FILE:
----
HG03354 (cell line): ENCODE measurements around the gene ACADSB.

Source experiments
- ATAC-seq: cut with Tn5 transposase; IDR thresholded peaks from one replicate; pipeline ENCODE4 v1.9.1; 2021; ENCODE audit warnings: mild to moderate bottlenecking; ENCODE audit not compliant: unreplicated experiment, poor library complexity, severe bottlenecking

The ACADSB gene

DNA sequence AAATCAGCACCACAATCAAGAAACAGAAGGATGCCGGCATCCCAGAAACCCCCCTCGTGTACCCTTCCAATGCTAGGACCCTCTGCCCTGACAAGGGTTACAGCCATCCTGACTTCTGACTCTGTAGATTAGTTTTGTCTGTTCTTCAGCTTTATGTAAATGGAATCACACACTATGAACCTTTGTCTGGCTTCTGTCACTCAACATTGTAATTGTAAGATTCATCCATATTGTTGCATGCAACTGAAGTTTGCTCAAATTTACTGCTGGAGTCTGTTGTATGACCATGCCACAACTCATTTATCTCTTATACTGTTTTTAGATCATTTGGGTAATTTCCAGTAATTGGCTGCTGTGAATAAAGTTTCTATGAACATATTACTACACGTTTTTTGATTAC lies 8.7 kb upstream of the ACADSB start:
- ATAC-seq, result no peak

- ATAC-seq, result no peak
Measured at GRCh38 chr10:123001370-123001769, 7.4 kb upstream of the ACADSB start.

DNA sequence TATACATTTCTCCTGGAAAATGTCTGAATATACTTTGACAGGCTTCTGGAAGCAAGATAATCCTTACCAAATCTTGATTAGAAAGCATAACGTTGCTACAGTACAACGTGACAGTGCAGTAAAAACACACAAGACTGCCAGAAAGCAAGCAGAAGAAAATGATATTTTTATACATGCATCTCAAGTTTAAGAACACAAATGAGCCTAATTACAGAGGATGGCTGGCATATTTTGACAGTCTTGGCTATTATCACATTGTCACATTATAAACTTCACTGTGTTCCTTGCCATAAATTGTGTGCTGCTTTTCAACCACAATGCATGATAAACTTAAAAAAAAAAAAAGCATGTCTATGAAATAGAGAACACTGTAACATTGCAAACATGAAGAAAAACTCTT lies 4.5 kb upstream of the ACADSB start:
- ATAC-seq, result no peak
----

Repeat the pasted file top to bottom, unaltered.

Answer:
HG03354 (cell line): ENCODE measurements around the gene ACADSB.

Source experiments
- ATAC-seq: cut with Tn5 transposase; IDR thresholded peaks from one replicate; pipeline ENCODE4 v1.9.1; 2021; ENCODE audit warnings: mild to moderate bottlenecking; ENCODE audit not compliant: unreplicated experiment, poor library complexity, severe bottlenecking

The ACADSB gene

DNA sequence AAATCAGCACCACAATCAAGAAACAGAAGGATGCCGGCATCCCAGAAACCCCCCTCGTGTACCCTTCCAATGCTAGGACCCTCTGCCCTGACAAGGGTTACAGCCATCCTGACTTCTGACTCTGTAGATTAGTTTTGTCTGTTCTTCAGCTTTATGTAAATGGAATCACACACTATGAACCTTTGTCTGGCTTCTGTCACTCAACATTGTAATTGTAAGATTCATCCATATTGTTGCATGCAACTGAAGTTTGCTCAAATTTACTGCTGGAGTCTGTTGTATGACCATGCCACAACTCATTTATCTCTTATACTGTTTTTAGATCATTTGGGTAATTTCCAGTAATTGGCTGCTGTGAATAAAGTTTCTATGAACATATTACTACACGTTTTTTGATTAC lies 8.7 kb upstream of the ACADSB start:
- ATAC-seq, result no peak

- ATAC-seq, result no peak
Measured at GRCh38 chr10:123001370-123001769, 7.4 kb upstream of the ACADSB start.

DNA sequence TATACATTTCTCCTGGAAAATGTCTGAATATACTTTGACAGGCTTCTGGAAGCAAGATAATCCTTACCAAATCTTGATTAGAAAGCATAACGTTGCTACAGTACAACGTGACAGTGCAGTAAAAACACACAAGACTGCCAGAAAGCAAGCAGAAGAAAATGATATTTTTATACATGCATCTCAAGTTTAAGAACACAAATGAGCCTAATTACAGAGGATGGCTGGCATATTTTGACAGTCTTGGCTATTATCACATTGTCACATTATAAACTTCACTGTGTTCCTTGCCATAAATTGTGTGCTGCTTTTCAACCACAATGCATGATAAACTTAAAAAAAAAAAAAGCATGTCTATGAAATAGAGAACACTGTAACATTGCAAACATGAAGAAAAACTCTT lies 4.5 kb upstream of the ACADSB start:
- ATAC-seq, result no peak